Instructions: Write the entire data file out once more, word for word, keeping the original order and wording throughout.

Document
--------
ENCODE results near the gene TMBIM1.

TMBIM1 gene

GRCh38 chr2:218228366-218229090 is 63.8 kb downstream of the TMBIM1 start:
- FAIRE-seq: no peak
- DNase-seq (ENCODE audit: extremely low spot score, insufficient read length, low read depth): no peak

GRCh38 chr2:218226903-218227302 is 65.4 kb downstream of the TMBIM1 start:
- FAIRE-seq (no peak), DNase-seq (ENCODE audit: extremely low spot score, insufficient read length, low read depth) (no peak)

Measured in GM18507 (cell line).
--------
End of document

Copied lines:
ENCODE results near the gene TMBIM1.

TMBIM1 gene

GRCh38 chr2:218228366-218229090 is 63.8 kb downstream of the TMBIM1 start:
- FAIRE-seq: no peak
- DNase-seq (ENCODE audit: extremely low spot score, insufficient read length, low read depth): no peak

GRCh38 chr2:218226903-218227302 is 65.4 kb downstream of the TMBIM1 start:
- FAIRE-seq (no peak), DNase-seq (ENCODE audit: extremely low spot score, insufficient read length, low read depth) (no peak)

Measured in GM18507 (cell line).